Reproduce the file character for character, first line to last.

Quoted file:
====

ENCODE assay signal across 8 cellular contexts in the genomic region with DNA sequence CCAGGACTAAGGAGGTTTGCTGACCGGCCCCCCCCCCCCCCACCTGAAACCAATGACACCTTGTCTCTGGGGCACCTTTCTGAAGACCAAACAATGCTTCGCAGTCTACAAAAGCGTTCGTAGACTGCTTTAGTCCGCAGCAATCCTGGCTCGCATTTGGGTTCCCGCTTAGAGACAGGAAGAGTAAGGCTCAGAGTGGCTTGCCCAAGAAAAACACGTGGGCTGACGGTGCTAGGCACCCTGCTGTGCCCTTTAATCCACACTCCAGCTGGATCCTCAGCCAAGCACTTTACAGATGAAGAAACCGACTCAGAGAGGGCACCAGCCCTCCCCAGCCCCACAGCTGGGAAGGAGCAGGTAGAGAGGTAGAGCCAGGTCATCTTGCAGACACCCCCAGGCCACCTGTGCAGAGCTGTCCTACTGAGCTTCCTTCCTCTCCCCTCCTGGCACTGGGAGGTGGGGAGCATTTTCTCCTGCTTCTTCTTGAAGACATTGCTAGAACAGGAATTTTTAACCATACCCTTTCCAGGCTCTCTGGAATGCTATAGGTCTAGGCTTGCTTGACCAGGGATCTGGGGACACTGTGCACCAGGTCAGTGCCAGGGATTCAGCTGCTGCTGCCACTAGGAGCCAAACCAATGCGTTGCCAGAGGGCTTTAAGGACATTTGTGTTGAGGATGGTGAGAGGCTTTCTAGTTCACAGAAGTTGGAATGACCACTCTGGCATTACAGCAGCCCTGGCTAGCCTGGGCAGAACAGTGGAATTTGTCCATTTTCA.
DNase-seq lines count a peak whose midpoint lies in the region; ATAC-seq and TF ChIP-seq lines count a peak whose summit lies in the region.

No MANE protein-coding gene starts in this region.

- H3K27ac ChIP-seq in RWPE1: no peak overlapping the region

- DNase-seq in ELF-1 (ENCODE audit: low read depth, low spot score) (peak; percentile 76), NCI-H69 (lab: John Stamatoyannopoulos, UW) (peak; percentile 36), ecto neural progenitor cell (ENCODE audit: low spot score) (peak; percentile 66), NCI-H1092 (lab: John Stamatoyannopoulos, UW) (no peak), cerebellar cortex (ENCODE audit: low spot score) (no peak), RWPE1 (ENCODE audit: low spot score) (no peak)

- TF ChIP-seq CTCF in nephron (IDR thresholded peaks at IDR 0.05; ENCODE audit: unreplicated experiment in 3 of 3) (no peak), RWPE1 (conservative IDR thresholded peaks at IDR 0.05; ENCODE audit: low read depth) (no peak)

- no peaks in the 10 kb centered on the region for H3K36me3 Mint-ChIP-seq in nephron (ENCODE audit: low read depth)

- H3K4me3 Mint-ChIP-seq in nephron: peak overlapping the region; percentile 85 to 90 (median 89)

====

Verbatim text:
ENCODE assay signal across 8 cellular contexts in the genomic region with DNA sequence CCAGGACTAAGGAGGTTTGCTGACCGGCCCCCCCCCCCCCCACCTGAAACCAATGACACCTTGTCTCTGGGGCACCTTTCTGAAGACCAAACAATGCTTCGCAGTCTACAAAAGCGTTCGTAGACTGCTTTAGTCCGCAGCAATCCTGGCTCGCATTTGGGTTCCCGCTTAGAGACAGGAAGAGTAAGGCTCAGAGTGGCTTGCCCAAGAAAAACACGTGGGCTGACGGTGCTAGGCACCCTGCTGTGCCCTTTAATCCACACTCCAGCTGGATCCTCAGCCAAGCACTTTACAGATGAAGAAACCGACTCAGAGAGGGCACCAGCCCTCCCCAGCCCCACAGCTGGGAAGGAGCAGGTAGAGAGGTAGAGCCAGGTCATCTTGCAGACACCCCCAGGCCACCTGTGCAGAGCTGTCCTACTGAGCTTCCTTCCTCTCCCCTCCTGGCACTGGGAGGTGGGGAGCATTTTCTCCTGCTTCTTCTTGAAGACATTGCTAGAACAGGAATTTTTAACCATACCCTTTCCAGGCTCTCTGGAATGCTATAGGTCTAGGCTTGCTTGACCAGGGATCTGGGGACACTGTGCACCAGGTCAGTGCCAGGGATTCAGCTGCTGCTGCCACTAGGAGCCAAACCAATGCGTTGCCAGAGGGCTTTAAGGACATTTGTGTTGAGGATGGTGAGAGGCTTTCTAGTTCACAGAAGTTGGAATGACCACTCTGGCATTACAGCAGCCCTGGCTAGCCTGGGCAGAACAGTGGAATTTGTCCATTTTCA.
DNase-seq lines count a peak whose midpoint lies in the region; ATAC-seq and TF ChIP-seq lines count a peak whose summit lies in the region.

No MANE protein-coding gene starts in this region.

- H3K27ac ChIP-seq in RWPE1: no peak overlapping the region

- DNase-seq in ELF-1 (ENCODE audit: low read depth, low spot score) (peak; percentile 76), NCI-H69 (lab: John Stamatoyannopoulos, UW) (peak; percentile 36), ecto neural progenitor cell (ENCODE audit: low spot score) (peak; percentile 66), NCI-H1092 (lab: John Stamatoyannopoulos, UW) (no peak), cerebellar cortex (ENCODE audit: low spot score) (no peak), RWPE1 (ENCODE audit: low spot score) (no peak)

- TF ChIP-seq CTCF in nephron (IDR thresholded peaks at IDR 0.05; ENCODE audit: unreplicated experiment in 3 of 3) (no peak), RWPE1 (conservative IDR thresholded peaks at IDR 0.05; ENCODE audit: low read depth) (no peak)

- no peaks in the 10 kb centered on the region for H3K36me3 Mint-ChIP-seq in nephron (ENCODE audit: low read depth)

- H3K4me3 Mint-ChIP-seq in nephron: peak overlapping the region; percentile 85 to 90 (median 89)